Greetings, Renate.
I’m going to the Nuremberg Rally for the Hitler Youth Day in September. I’ve arranged for you to join me to represent our troop. This is a real opportunity for BDM to be part of the Rally’s festivities.
We will stay at the home of my Tante Sabine right in Nuremberg. Enclosed please find the rail tickets for your round-trip passage.
Helga

While thrilled to be asked to represent my troop, I wondered—why me? Older members had put in more time and were more committed to the Movement than I was.
Getting to the Rally wasn’t cheap either. Many Youth collected bottles and cashed in tin cans to fund their way. Here Helga had gone and bought my rail ticket and provided housing too. Was she buttering me up because of the positions my brother and my uncle held?
I didn't know if my Onkel Edmund would attend the Rally, but I knew for sure my brother Werner would. Werner was the local Scharführer, the Youth Master Sergeant for our Munich neighborhood. He was always just so, all spit and polish and proper behavior. He demanded the same of me, urging me to tame my short, curly hair into impossibly neat braids, wondering aloud how I got gray eyes when our parents’ eyes were blue. Everything about Werner shouted Party loyalty. Now, with the possibility he knew what Sophie and I had done…
I couldn’t think about it.
I allowed the prospect of adventure in Nuremberg to bubble and energize me. I’d speak with Frau Huber about time off as soon as the children were in bed.
Seeing my name written in Erich’s hand on the last envelope sent a little thrill through me. There, in the privacy of my room, I relished each word.

Dear Rennie,
Great to hear from you! Sounds as if you’re busy this summer too.
To answer your main question, no. I haven’t heard from Sophie, not since I saw her in July back home in Munich. Something happened that day. It’s a long story, and I’m not fond of writing.
Are you going to the Nuremberg Rally? If so, perhaps we can meet so I can tell you the whole tale in private. Let me know so we might arrange a place and time.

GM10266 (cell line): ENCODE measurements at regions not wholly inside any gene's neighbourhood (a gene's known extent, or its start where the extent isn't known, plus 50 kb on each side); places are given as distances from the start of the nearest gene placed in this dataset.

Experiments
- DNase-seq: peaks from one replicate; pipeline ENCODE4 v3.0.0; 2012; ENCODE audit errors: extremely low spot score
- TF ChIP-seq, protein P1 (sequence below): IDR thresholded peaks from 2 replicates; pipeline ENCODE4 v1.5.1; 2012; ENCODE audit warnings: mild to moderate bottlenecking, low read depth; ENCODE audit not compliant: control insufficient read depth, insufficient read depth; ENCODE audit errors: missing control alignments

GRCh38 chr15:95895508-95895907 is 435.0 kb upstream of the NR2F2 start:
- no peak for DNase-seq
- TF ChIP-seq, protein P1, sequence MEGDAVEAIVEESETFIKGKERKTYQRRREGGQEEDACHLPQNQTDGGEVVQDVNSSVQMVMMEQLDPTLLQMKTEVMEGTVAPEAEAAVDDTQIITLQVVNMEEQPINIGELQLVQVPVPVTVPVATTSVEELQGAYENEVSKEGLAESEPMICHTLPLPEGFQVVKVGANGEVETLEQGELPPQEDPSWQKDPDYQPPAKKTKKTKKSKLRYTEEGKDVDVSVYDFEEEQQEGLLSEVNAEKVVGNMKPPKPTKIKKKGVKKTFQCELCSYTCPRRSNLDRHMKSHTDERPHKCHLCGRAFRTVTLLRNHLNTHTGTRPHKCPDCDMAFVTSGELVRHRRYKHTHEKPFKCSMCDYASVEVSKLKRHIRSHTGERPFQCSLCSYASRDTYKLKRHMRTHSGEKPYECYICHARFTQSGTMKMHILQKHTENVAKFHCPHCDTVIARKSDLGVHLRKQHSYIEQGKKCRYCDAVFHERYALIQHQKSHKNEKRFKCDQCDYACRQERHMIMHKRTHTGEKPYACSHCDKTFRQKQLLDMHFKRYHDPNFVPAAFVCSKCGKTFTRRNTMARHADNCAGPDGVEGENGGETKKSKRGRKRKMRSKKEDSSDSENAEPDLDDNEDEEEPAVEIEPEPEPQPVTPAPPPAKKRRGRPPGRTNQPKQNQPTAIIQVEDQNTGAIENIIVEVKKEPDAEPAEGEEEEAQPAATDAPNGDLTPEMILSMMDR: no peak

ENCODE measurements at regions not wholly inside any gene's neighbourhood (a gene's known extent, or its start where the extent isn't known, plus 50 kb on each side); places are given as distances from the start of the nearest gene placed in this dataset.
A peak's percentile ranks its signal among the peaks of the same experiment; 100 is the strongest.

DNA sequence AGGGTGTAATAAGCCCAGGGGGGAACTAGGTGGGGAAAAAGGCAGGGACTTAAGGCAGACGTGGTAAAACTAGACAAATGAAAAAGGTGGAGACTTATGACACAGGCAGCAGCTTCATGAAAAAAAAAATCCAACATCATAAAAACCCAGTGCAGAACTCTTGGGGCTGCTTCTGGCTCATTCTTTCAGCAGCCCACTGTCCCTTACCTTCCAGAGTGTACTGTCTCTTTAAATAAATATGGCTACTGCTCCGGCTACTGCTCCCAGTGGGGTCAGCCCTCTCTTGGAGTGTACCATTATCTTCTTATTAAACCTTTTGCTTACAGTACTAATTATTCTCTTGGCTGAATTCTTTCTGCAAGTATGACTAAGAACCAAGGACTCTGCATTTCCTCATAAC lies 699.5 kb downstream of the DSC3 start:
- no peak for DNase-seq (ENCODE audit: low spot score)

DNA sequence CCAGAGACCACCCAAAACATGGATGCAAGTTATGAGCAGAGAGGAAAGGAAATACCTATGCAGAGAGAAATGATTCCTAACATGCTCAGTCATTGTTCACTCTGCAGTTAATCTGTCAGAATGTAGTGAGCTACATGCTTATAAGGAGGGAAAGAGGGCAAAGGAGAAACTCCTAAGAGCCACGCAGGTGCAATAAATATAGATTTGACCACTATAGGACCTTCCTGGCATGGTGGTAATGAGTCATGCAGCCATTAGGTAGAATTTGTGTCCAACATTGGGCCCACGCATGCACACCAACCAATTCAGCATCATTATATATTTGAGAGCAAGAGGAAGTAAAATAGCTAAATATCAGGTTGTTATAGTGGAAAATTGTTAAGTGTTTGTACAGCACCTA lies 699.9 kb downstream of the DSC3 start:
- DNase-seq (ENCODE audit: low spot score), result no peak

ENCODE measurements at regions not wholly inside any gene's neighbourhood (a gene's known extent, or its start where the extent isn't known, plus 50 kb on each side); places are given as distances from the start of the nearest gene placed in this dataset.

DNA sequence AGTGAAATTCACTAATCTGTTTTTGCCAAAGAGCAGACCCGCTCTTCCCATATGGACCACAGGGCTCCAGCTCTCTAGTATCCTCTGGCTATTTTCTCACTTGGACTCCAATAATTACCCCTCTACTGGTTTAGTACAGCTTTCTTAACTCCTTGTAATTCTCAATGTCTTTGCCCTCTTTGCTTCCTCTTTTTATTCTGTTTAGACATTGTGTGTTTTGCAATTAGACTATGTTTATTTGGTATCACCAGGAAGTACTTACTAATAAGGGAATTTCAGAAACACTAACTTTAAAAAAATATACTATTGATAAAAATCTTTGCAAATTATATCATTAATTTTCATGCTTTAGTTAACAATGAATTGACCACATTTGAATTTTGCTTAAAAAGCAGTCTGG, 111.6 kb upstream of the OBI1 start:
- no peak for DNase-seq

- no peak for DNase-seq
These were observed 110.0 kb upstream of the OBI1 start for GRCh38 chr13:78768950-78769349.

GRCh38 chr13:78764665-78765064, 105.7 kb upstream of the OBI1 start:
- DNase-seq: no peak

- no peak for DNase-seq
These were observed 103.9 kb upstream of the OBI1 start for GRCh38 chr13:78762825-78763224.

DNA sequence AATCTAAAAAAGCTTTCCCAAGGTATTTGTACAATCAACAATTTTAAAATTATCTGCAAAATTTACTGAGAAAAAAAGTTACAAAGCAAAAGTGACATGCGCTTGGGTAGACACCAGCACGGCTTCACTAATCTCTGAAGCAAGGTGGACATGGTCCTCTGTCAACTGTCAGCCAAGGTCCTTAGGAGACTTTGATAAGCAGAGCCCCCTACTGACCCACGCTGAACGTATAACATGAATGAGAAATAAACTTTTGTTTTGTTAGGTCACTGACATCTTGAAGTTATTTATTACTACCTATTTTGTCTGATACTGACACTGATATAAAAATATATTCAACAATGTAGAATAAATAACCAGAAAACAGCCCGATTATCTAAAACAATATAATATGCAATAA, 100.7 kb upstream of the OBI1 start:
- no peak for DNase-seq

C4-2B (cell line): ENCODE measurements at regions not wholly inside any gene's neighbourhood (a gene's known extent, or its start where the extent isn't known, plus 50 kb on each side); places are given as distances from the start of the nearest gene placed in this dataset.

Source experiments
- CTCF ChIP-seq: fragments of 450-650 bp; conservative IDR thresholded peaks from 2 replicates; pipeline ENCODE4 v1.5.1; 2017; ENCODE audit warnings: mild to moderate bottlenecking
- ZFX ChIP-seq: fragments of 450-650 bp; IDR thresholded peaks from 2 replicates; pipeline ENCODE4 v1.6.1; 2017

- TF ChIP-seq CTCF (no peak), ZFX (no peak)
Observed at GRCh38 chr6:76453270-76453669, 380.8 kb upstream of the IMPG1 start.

Erich

I could picture it. There, in the midst of tens of thousands of people and a schedule jam-packed with parades and competitions and speeches, Erich would pull me away and walk with me, alone. Maybe our arms would brush, ever so lightly. Maybe as his gentle voice washed over me, I’d sink into his coffee-colored eyes…
I checked myself. My feelings couldn’t interfere. Something important happened to Sophie in July, something Erich knew about. I’d listen to all he had to say. My emotions would have to stay locked inside my heart.
I touched the framed photo of Sophie and me on the nightstand. “Don’t worry,” I whispered. “I won’t…” I pulled back and stared, then drew the frame close.
The image of Sophie and me seemed right, her arm outstretched and pointing, both of us laughing. But something was off. The individual stone blocks of the castle wall behind us were blurry, out of focus. I’d never noticed.
As I reached to replace the frame on the nightstand, I stopped midair and pulled it close a second time. I was certain that when the shutter clicked, I had been standing in place. Yet there in the photo, one of my feet was a bit ahead of the other. As if I’d taken a step.
I stared at the image for another few moments, then shrugged it off.